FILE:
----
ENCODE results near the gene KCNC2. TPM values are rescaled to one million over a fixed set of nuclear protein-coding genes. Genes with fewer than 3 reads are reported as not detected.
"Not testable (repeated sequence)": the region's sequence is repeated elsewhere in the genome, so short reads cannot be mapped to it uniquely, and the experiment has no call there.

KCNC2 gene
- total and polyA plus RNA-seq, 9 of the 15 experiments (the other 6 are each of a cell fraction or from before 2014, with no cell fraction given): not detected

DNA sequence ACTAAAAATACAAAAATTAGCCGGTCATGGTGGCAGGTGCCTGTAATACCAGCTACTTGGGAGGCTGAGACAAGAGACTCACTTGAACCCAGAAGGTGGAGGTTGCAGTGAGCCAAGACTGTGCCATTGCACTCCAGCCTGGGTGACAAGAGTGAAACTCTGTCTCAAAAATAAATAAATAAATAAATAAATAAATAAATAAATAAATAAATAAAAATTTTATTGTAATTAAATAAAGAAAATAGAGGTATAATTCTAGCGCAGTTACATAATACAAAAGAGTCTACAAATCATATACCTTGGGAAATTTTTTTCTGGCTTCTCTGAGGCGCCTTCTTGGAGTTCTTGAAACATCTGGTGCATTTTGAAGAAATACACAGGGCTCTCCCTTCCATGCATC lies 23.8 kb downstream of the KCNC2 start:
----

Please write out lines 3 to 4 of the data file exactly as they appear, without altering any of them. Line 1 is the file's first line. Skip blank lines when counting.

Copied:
KCNC2 gene
- total and polyA plus RNA-seq, 9 of the 15 experiments (the other 6 are each of a cell fraction or from before 2014, with no cell fraction given): not detected